As I just mentioned, one of the key undercurrents once again through this story is dear old Aunt May's medical condition. When I was originally writing this, we were near the end of the JMS Era, where May knew that Peter is Spider-Man and is portrayed much more realistically and supportive. Therefore, when reading this story, it's a bit painful to see the doddering, senile old fool with the frequent heart attacks. As Peter goes to visit her, he sees a note on her door that she is participating in a protest march at City Hall. She must have anticipated that Peter would meet Mary Jane later, since in the note she reminds him to take his rubbers.

Oh - she means galoshes - because it looks like rain.

My mistake.

Unfortunately, May's also written somewhat out of character here with her strident militancy. Wein had introduced an interesting little subplot with May becoming a Grey Panther and marching for the rights of the elderly, which at the time was a refreshing change of pace for the character. But then in issue #176, May is actually assaulting a police officer by striking him with her sign (for standing in her way from barging in on the Mayor), which is amusing on first read, but less so later on. This is the kindly old woman who believed that Doctor Octopus was misunderstood, yet she's committing a crime by whacking a police officer. Then she collapses from a heart attack!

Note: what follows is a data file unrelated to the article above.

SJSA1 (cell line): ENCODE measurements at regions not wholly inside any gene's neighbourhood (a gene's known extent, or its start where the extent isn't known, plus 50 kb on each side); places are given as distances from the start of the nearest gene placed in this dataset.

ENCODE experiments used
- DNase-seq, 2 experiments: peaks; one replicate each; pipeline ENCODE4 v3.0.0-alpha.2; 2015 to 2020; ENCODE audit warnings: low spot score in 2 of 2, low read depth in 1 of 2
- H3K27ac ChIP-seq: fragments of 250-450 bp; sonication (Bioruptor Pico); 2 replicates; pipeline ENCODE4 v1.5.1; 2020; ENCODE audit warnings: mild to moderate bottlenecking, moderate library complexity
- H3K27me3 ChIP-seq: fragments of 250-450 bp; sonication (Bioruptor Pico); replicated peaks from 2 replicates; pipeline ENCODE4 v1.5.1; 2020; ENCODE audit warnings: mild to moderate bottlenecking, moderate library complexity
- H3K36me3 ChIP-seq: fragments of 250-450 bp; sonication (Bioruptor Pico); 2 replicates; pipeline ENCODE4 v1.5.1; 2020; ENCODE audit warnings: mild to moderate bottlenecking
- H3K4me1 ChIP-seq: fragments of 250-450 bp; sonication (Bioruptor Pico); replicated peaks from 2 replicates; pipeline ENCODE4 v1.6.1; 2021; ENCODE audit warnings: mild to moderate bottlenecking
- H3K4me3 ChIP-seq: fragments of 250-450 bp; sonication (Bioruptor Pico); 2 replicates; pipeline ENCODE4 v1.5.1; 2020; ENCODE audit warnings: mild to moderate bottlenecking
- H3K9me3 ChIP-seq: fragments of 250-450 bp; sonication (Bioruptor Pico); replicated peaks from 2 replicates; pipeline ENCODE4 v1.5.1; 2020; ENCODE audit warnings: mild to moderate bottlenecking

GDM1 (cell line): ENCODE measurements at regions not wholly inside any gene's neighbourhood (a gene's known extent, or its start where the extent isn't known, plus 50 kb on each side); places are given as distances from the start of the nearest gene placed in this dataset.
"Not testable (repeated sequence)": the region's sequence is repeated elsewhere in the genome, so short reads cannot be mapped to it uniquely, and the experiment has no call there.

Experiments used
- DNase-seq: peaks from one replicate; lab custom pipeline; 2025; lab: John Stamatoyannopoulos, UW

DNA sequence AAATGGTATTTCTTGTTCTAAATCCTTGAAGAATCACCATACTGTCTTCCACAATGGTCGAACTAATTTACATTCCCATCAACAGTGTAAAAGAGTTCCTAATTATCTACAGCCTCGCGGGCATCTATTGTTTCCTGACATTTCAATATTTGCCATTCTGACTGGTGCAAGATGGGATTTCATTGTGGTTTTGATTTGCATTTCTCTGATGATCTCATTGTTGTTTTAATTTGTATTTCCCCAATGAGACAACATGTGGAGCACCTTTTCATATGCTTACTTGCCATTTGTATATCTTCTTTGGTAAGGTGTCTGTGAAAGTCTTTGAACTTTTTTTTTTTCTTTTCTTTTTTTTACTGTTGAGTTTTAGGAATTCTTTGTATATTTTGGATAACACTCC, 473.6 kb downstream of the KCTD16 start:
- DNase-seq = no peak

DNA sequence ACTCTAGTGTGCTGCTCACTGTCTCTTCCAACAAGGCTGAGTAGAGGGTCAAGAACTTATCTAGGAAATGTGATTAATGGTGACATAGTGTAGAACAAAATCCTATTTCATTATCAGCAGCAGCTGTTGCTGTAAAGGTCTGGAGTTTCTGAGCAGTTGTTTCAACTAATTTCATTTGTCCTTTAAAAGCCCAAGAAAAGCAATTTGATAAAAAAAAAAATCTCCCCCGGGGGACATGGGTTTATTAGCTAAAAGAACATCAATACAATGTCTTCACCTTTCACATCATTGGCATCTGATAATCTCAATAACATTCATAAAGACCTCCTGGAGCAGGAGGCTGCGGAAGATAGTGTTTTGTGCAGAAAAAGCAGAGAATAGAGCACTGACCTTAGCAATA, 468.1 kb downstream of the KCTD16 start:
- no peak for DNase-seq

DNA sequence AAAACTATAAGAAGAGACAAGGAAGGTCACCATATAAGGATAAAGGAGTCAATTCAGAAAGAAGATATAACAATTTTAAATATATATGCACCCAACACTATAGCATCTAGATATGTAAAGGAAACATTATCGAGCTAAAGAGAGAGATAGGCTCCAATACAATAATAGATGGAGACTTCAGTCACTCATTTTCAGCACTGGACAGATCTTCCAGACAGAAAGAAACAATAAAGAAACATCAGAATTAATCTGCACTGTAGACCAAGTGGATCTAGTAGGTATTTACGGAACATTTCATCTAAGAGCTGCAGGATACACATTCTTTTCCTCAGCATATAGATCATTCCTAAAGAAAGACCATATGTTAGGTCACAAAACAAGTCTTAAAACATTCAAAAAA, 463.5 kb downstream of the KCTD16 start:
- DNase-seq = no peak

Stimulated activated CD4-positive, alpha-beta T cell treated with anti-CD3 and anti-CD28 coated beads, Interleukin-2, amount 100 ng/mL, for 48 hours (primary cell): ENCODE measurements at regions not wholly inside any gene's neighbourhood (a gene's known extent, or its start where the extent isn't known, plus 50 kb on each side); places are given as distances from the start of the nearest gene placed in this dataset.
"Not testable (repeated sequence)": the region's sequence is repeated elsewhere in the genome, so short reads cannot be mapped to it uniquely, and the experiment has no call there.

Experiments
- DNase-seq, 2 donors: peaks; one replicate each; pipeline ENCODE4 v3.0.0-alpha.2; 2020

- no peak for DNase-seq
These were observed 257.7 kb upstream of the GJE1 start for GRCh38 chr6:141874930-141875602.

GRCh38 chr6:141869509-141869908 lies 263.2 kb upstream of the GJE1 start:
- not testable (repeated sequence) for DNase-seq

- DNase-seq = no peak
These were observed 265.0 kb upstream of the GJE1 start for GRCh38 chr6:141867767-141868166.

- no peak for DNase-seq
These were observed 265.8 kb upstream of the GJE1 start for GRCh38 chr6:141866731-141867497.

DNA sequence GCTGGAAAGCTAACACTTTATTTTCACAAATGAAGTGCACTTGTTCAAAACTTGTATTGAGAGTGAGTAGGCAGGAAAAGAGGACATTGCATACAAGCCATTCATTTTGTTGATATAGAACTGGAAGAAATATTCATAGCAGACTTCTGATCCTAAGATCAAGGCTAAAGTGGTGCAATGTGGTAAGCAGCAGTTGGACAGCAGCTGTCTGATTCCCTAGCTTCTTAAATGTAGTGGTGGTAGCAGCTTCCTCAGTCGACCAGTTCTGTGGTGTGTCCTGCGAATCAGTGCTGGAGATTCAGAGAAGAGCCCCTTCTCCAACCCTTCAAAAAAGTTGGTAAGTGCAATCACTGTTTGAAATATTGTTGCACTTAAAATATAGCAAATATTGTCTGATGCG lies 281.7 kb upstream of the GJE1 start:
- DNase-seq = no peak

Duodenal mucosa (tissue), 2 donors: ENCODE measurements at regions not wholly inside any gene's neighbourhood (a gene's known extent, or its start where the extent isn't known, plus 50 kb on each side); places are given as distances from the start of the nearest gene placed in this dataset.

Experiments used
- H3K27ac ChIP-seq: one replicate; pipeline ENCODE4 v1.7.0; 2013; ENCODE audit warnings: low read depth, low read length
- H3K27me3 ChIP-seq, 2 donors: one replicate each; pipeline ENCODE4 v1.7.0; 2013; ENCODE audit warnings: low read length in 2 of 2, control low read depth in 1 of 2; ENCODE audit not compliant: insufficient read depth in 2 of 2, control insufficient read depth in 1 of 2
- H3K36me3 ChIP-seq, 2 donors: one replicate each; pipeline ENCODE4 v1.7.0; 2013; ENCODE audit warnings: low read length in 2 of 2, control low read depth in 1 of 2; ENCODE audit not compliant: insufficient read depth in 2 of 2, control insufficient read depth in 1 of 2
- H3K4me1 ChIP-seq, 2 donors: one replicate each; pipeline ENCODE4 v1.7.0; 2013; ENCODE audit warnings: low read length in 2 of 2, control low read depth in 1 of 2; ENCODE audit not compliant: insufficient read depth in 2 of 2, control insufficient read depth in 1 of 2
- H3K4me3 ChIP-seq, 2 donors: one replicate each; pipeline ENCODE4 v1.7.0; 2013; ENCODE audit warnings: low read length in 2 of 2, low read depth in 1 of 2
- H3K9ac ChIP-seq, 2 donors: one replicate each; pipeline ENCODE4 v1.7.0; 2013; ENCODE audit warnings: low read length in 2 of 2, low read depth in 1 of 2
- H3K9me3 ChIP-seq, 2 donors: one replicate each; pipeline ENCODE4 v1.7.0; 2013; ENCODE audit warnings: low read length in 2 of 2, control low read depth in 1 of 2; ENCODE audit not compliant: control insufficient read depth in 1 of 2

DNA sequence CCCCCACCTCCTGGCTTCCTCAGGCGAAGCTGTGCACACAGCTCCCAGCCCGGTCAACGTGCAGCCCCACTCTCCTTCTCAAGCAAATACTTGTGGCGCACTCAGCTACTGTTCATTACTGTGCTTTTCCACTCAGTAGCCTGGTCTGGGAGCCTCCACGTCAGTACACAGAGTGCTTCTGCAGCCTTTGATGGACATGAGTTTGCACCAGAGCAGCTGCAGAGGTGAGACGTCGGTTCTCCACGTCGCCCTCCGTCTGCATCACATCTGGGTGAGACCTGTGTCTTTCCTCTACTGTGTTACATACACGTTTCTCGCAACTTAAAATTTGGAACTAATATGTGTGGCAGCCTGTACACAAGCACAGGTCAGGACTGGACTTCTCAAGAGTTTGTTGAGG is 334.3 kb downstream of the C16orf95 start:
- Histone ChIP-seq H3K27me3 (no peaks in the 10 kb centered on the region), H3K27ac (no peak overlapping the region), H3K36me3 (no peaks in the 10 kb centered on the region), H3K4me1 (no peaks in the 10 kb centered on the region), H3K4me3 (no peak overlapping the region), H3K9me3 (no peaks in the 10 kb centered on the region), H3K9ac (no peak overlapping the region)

After taking May to the hospital and being assured that she is fine (for the moment, hint hint), Peter decides to visit Dr. Hamilton's office to check up on Harry - but when he gets there - it's been trashed and the police officer on the scene says that it looks like one of his patients did him in. Peter knows exactly what patient the cop is talking about and follows a hunch that "Harry" will be looking to settle an old score with his roommate Flash Thompson (I assume that it's because a couple of issues earlier Flash enraged Harry by suggesting that Liz wasn't good enough for him).

Spidey heads to their apartment, where sure enough, the Green Goblin is zapping Flash with his Goblin finger sparklies. Before he gets his clock cleaned by the wall crawler, the Goblin tries to distract him by throwing Flash out of the window. One of the little jollies I get in reading these old comics is the final panel, as Flash is sailing through mid-air; Spidey stands there for dramatic effect and says "Lord no! He's doing it again. Just like he did to Gwen Stacy - the Green Goblin is murdering somebody near to me!" Now, the way I figure it - the law of gravity would have resulted in Flash going splat on the pavement by the time Spidey had finished taking this huge dramatic license! Maybe we just take our comics too seriously these days.